Third-party candidates could tip close elections
Associated Press Writer
WASHINGTON – Whether they are sore losers or never-say-die patriots, third-party candidates threaten to tip a handful of congressional and gubernatorial races to contenders who otherwise might have lost this fall.
Nine-term Rep. Mike Castle of Delaware is the third prominent Republican to consider a third-party bid this year after a suffering a stinging setback at the hands of tea-party-backed conservatives.
If Castle decides to make an independent run for Senate, he will join Florida Gov. Charlie Crist and Alaska Sen. Lisa Murkowski in refusing to let GOP primary voters force them into retirement.
While Crist, Murkowski and Castle are well-known politicians, many third-party campaigns are lonely, low-budget affairs with little hope of winning more than 2 or 3 percent of the vote. But in extremely tight races, that could be enough to swing the outcome between the Democratic and Republican nominees.
In several cases, Democrats hope to benefit from third-party campaigns by conservatives with tea party ties, who threaten to pull votes from the Republican nominees.
That’s the hope of two hard-pressed House Democrats in Virginia, Tom Perriello and Glenn Nye. Their well-financed GOP opponents failed to persuade one or more of their unsuccessful Republican rivals from mounting independent campaigns, which conceivably could siphon away enough conservative votes to sink the GOP nominee.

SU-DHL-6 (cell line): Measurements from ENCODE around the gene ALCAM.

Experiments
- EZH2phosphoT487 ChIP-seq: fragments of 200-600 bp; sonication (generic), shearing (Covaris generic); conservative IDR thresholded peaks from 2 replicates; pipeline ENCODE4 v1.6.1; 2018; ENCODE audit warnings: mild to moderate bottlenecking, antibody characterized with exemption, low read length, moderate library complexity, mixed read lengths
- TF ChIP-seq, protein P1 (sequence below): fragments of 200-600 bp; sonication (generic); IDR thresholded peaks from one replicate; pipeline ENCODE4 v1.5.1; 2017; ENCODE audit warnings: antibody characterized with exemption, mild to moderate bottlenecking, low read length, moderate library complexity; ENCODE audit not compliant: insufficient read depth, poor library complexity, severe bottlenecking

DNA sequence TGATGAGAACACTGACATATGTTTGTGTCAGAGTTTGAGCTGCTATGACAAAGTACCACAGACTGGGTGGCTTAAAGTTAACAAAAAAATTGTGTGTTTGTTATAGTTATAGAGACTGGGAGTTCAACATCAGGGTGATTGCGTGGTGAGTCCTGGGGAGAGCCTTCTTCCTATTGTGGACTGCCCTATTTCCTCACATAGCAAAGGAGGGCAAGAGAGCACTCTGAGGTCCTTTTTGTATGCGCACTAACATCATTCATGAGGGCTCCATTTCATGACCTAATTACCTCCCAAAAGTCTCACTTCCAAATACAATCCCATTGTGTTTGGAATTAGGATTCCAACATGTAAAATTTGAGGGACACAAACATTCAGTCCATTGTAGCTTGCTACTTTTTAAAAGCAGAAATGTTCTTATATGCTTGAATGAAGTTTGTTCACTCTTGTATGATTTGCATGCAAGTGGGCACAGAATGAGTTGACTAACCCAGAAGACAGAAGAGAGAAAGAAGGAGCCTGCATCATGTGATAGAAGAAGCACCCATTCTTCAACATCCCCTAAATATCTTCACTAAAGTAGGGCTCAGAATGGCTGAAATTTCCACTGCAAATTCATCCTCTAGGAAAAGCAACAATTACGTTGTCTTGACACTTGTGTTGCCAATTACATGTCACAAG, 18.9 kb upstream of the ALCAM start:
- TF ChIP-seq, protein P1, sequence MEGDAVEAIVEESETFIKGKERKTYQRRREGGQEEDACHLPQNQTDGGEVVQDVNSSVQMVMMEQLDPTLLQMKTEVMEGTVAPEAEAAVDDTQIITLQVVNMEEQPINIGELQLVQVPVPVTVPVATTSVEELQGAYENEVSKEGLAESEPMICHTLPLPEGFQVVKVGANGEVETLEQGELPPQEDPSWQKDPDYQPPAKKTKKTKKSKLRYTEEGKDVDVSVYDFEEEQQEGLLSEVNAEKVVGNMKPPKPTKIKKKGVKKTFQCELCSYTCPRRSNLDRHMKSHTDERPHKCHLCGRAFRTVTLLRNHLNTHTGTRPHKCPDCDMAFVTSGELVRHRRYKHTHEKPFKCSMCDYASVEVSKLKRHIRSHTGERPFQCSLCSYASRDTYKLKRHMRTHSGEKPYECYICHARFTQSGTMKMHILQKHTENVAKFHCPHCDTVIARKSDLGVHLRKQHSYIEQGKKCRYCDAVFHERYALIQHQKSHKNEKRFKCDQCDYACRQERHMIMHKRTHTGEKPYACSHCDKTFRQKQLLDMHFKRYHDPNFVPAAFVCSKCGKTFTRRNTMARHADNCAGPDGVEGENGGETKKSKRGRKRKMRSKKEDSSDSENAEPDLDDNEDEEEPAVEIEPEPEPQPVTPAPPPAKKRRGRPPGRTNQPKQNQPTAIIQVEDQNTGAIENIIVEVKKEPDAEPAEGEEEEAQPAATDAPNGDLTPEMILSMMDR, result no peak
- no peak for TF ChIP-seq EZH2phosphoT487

Third-party candidates rarely win, but they’re sometimes successful “in pulling the rug out from under the nominee” who defeated them in the party primary, said Ross K. Baker, a Rutgers University political scientist. “They’re disgruntled primary losers, and they want revenge,” he said.
Among the nation’s most famous, or infamous, third-party efforts was Ralph Nader’s 2000 presidential bid. He won enough liberal votes in Florida to keep Democrat Al Gore from carrying the state and becoming president.
Connecticut voters elected third-party candidates Lowell Weicker as governor and Joe Lieberman as senator, but few other Americans have matched their success.
This year’s most visible third-party campaigns are being mounted by prominent Republicans who fell victim to tea party-backed candidates who labeled them as too accommodating to Democrats.
Crist left the Republican Party in April when it became clear that Marco Rubio, a tea party favorite, would win the party’s Senate nomination. Republican officials hope Crist’s independent campaign will pull about as many votes from Democrat Kendrick Meek as from Rubio. That probably would lead to a Rubio win, unless Crist can take huge numbers from both rivals.
More recently, Murkowski, who lost the Alaska GOP nomination to tea party favorite Joe Miller, has launched a write-in campaign to try to keep the seat she has held since 2002. Political insiders say the effort probably will fail, as has every Senate write-in campaign since 1954.
But it’s hard to predict whether Murkowski would pull more votes from Miller or from Democrat Scott McAdams, leaving Miller’s front-runner status slightly in doubt.